A different light

The Queer Issue: Gay photographers review the urban landscape
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From Alvin Baltrop's Pier Photographs

johnny@sfbg.com

THE QUEER ISSUE It's best to begin at the edge. Gay urban photography has a fleeting yet reliably revelatory home at those places where water laps up against land. On the East Coast, from 1975 through 1986, Alvin Baltrop explored the Hudson River side of Manhattan, capturing black-and-white visions of sex, murder, and architecture by cruising the piers as a peer rather than as an exploitative outsider. On the West Coast, during the '50s and '60s, Denny Denfield used Baker Beach and its nearby wooded areas to invent an Adam-only Eden best glimpsed solo through 3-D. And around the same time in Montreal, Alan B. Stone was hiding in a shed, looking through a shutter at the dock-working men and sunbathing boys who populated the city's port. In the zone known as the city's historical heart, his camera cautiously hinted at desires that could lead to prison time.

Curated by David Deitcher, the SF Camerawork exhibition "Alan B. Stone and the Senses of Place" proves Stone's photographic versatility ranged from a low-key form of William Klein–like typographic artistry to extremely subversive pastoral romanticism — in commissioned Boy Scout photos — to the candid portraiture of the beefcake genre. Such a showcase isn't Deitcher's intent, though — he's structured the show (and written about it, in an autobiographical essay) to foreground a specifically gay vision and experience of Montreal from a time when men were arrested and publicly vilified in newsprint for being homosexual. Stone provides the nuanced vision; Deitcher identifies its facets and identifies with it. His analysis of Montreal through Stone's camera takes on special resonance when placed next to Douglas Crimp's look at post-Stonewall New York through Baltrop's camera in a February 2008 Artforum piece.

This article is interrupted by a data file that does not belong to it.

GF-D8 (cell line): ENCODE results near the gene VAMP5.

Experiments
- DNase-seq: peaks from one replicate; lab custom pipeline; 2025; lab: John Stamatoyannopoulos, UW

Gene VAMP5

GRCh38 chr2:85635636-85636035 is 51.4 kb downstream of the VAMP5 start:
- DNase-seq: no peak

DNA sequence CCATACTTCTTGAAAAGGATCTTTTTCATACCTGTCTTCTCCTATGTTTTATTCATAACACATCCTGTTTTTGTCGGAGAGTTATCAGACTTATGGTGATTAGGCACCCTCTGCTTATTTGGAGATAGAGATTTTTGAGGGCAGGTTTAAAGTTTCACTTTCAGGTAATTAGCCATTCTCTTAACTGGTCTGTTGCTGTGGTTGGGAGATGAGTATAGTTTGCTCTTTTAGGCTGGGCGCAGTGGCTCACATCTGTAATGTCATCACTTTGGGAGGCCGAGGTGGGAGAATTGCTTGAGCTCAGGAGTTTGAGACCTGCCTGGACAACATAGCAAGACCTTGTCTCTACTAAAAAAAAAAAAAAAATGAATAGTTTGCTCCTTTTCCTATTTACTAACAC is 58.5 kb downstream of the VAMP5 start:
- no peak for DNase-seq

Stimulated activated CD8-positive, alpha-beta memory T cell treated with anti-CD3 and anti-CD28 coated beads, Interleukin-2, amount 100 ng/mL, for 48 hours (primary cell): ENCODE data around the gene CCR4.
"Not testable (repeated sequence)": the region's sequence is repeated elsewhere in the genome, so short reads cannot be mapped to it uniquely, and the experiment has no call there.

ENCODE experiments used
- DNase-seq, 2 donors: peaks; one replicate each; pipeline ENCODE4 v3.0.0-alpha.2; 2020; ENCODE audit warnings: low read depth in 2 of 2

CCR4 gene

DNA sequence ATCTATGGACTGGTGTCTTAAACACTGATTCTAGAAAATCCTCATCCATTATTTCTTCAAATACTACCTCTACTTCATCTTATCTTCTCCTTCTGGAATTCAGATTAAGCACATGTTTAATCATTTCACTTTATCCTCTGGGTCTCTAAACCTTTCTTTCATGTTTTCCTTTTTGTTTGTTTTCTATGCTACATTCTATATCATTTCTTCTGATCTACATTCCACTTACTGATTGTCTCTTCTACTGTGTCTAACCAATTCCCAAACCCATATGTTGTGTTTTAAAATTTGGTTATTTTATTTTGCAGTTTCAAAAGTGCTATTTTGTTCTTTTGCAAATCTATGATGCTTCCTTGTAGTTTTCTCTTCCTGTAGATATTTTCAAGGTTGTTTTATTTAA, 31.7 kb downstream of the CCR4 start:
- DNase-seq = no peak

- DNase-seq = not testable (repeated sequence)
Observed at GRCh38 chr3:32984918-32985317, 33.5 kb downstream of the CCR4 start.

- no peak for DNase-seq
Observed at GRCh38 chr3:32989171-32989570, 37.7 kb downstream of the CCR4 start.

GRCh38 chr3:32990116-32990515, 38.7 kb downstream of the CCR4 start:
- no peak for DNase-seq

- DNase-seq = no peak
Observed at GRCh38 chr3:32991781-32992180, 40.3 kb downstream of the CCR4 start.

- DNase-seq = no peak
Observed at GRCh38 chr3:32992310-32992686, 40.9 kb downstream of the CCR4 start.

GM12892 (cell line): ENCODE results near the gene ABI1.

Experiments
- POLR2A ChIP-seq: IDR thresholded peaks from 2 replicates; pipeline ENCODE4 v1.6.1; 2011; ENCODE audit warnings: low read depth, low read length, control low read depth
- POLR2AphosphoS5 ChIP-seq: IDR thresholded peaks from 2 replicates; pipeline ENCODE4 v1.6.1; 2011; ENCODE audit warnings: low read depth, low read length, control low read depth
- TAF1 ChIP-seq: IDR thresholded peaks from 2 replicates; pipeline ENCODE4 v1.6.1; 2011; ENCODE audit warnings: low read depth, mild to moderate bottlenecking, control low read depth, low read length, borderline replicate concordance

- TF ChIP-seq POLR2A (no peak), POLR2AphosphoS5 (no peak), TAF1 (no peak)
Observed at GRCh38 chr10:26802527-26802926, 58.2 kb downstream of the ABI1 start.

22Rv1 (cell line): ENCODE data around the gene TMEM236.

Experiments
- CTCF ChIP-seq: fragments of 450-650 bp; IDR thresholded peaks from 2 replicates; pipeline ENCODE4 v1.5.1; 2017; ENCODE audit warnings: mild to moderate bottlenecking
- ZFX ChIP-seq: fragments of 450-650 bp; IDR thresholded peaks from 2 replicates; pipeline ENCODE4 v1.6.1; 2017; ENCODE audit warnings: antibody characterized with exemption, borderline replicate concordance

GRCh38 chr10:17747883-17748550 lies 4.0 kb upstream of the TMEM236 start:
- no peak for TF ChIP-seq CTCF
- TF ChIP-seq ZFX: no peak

The difference between the liberated time of Baltrop and the closeted era of Stone is evident in their views of waterfront lazy sunbathers. Perhaps the brightest — in tone and in quality of light — of the Baltrop photos showcased in Artforum (also on view at www.baltrop.org) gazes from a few hundred feet away at a half-dozen naked men as they soak up the sun, converse, and dangle their feet off the edge of a pier. The gay-lib visibility inherent to the men's affectionate nudity is doubly emphasized by Baltrop's distanced yet full-frontal perspective. In contrast, Stone's 1954 photo Untitled (Lachine Canal) glimpses the back of a boy in a swimsuit seated at the Port of Montreal's shoreline — the identity of his solitary subject remains poignantly invisible to the photographer, who, as Deitcher notes, was stricken with arthritis at an early age.

There's a similar echo to a pair of photos — one by Stone, one by Baltrop — that depict men standing at the sunlit thresholds of waterfront warehouses. Stone's 1954 Untitled (Dock Workers, Port of Montreal) is a furtive from-behind vision of a shirtless, assumedly heterosexual dockworker. One image from Baltrop's "Pier Photographs, 1975-1986" glances at a shirtless man, also from behind, but from a much nearer vantage point. Attired in tight jeans and black boots, he's the painter Alva, at work on a large piece of sexually explicit graffiti. The picture's dominant darkness and the roughness of its lit threshold — a window-size hole in a warehouse wall — suggest an edge of menace that Baltrop's photos of body bags make plain. An unauthorized space for gay sexuality in a bombed-out urban zone, the piers were rife with dangers unknown.

Stone's and Baltrop's photographs could form chapters within an imagined monograph about the changing relationship between gay sex and the city.

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